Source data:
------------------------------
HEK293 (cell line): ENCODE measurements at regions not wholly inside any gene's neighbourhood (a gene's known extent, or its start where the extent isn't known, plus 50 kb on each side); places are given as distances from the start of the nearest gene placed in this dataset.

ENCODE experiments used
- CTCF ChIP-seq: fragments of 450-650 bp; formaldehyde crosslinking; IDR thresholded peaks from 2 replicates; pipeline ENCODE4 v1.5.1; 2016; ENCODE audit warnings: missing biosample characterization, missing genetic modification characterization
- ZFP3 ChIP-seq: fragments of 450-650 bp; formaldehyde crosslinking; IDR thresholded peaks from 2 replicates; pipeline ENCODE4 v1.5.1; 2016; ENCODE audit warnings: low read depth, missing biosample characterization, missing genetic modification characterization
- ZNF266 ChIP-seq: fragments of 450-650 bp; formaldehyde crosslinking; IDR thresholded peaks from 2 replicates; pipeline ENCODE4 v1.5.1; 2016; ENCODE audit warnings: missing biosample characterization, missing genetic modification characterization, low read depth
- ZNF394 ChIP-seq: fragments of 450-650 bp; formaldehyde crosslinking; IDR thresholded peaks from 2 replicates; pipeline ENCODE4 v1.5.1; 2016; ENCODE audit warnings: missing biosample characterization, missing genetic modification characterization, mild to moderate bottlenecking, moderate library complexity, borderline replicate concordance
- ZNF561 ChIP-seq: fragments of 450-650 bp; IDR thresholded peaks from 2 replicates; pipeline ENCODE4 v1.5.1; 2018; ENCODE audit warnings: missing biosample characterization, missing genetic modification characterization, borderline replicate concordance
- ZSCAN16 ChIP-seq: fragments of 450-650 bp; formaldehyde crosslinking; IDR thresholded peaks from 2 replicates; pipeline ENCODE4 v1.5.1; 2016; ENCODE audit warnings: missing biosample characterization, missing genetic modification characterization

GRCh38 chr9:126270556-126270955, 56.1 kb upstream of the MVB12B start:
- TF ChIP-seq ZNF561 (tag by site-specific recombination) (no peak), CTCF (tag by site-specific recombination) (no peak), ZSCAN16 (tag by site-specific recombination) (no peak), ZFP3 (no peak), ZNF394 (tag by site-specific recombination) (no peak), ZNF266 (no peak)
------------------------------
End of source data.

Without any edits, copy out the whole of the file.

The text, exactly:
HEK293 (cell line): ENCODE measurements at regions not wholly inside any gene's neighbourhood (a gene's known extent, or its start where the extent isn't known, plus 50 kb on each side); places are given as distances from the start of the nearest gene placed in this dataset.

ENCODE experiments used
- CTCF ChIP-seq: fragments of 450-650 bp; formaldehyde crosslinking; IDR thresholded peaks from 2 replicates; pipeline ENCODE4 v1.5.1; 2016; ENCODE audit warnings: missing biosample characterization, missing genetic modification characterization
- ZFP3 ChIP-seq: fragments of 450-650 bp; formaldehyde crosslinking; IDR thresholded peaks from 2 replicates; pipeline ENCODE4 v1.5.1; 2016; ENCODE audit warnings: low read depth, missing biosample characterization, missing genetic modification characterization
- ZNF266 ChIP-seq: fragments of 450-650 bp; formaldehyde crosslinking; IDR thresholded peaks from 2 replicates; pipeline ENCODE4 v1.5.1; 2016; ENCODE audit warnings: missing biosample characterization, missing genetic modification characterization, low read depth
- ZNF394 ChIP-seq: fragments of 450-650 bp; formaldehyde crosslinking; IDR thresholded peaks from 2 replicates; pipeline ENCODE4 v1.5.1; 2016; ENCODE audit warnings: missing biosample characterization, missing genetic modification characterization, mild to moderate bottlenecking, moderate library complexity, borderline replicate concordance
- ZNF561 ChIP-seq: fragments of 450-650 bp; IDR thresholded peaks from 2 replicates; pipeline ENCODE4 v1.5.1; 2018; ENCODE audit warnings: missing biosample characterization, missing genetic modification characterization, borderline replicate concordance
- ZSCAN16 ChIP-seq: fragments of 450-650 bp; formaldehyde crosslinking; IDR thresholded peaks from 2 replicates; pipeline ENCODE4 v1.5.1; 2016; ENCODE audit warnings: missing biosample characterization, missing genetic modification characterization

GRCh38 chr9:126270556-126270955, 56.1 kb upstream of the MVB12B start:
- TF ChIP-seq ZNF561 (tag by site-specific recombination) (no peak), CTCF (tag by site-specific recombination) (no peak), ZSCAN16 (tag by site-specific recombination) (no peak), ZFP3 (no peak), ZNF394 (tag by site-specific recombination) (no peak), ZNF266 (no peak)